A recent article published by Kamloops News and Business Directory discussed the drug testing services available at the West Kootenay music festival Shambhala, which have been at the forefront of implementing key harm reduction strategies for festival-goers.
Since 2004, Shambhala organizers have worked with AIDS Network Kootenay Outreach and Support Society (ANKORS), a B.C.-based non-profit to provide harm reduction services for individuals who use drugs. In contrast to many other festivals, Shambhala is held on private land, which has allowed organizers to bring in ANKORS and provide free and anonymous drug-testing services for all event participants.
“It took a long time to get the courage… the festival was really worried about what this would look like, if we were enabling and encouraging drug use and that’s not what drug checking is about, it’s about responding to risks that are there,” said Chloe Sage is the drug checking project lead for the outreach society and a harm reduction coordinator with Interior Health. According to Sage, other festivals had attempted to implement drug checking services, but companies threatened to cut their insurance. She also added that one of the festival’s founders helped reach out to the community to establish harm reduction. “We were the only ones doing this at festivals in Canada for a very long time,” Sage said.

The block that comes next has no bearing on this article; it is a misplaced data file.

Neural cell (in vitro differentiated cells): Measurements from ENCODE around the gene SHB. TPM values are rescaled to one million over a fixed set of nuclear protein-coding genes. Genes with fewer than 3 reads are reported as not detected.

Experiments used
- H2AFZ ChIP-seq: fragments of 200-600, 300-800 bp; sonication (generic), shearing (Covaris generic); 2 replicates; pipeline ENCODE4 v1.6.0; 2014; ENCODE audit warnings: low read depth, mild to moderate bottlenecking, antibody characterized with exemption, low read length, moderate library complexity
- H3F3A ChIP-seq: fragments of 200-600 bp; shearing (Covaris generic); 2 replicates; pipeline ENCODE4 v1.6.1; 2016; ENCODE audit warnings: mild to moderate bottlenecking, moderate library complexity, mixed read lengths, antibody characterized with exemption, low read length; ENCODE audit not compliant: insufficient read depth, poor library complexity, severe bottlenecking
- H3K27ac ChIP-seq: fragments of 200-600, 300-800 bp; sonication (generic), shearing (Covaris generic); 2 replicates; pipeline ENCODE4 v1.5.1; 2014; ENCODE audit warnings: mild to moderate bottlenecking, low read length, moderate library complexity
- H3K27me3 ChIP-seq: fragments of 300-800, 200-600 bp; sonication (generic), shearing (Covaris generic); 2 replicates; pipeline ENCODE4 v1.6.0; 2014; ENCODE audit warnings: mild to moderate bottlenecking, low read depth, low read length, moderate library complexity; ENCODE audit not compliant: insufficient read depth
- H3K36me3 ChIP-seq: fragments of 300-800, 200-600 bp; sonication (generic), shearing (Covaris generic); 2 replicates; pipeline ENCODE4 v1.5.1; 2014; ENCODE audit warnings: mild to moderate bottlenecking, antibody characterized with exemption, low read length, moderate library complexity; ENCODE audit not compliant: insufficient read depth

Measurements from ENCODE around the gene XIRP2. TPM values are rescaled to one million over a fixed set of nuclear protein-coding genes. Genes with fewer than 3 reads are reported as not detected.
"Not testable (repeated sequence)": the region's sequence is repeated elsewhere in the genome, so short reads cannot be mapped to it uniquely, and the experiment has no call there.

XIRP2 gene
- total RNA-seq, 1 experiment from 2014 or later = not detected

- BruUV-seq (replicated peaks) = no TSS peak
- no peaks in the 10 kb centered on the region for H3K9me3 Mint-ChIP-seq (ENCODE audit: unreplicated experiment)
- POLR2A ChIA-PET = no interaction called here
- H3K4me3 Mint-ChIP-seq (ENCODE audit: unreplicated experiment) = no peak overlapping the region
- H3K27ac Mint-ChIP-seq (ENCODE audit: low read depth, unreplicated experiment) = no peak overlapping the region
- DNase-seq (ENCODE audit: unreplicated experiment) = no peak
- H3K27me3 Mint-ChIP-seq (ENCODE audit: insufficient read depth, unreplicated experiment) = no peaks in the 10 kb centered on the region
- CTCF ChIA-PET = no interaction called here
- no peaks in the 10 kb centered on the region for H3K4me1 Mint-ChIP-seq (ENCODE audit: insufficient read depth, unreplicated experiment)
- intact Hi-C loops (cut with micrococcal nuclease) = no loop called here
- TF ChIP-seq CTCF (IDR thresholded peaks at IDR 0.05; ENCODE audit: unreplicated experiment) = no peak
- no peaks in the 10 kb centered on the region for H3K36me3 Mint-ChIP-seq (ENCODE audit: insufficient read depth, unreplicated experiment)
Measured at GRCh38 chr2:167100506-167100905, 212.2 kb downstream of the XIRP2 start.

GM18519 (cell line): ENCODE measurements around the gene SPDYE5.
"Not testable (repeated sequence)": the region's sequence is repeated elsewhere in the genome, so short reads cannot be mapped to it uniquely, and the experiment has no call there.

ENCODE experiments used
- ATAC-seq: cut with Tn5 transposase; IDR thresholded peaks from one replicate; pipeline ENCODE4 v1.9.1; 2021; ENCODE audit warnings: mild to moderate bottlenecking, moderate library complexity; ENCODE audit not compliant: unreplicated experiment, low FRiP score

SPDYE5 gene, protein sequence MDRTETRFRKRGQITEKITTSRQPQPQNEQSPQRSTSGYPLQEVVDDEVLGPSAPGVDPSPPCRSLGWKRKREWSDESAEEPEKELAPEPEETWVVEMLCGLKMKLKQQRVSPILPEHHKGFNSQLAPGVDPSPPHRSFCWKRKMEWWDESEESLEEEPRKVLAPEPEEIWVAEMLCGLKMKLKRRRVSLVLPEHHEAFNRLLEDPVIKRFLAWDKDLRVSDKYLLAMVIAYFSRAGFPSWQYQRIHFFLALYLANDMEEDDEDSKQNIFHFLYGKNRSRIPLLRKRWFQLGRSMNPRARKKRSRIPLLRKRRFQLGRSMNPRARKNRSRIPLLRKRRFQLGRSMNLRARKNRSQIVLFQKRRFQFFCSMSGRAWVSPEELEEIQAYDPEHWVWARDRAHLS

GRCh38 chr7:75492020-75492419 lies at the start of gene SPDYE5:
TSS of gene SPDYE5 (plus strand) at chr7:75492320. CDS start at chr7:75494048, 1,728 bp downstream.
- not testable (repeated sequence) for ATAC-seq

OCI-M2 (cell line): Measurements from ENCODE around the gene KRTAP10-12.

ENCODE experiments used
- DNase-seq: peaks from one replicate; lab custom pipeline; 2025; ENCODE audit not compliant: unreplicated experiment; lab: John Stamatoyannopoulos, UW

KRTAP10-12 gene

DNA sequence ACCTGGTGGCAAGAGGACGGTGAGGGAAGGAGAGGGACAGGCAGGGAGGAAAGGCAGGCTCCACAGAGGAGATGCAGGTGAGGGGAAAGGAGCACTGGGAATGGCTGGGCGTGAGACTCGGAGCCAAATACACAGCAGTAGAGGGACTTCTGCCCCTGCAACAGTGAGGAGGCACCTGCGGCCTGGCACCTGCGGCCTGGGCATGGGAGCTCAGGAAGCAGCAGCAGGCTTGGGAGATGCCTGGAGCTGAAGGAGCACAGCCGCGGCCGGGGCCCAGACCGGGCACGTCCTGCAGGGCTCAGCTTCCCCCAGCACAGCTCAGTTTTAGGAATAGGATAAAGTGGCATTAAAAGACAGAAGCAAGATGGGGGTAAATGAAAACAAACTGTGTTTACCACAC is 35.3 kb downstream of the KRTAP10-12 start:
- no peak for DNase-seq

Since 2018, ANKORS has also employed a mass spectrometer at Shambhala, allowing the drug-testing services available to examine a larger variety of substances. In addition, during the festival, there is a space provided for those who want to remain sober throughout the festival, as well as a safe space where women and members of the LGBTQ+ community. Moreover, a space called The Sanctuary is provided for festival participants if they have a bad drug trip, in addition to outreach workers placed throughout the festival.
According to the festival’s most recent video on harm reduction, Shambhala’s guide to drug checking is currently being used worldwide, with Shambhala’s effective approach to harm reduction gaining increased attention due to the worsening opioid crisis in the province.
The province now recommends festivals organizers to implement on-site harm reduction services, including drug checking, while it has become easier for festivals to get an exemption from the federal Controlled Drugs and Substances Act to run a supervised consumption site.
This year, Shambhala will be held from 22 to 25 July after a two-year break due to the COVID-19 pandemic. Furthermore, ANKORS will also be providing drug checking services at Bass Coast, a music festival held in Merritt, B.C.
“There’s a lot of new people using the service, that’s one of the successes that we see. Also, people lining up for two hours shows that it’s a service that people need,” said Sage, adding that the ANKORS team also comes from the community and understands the needs of festival attendees. “Festivals are getting prepared in terms of harm reduction,” she said.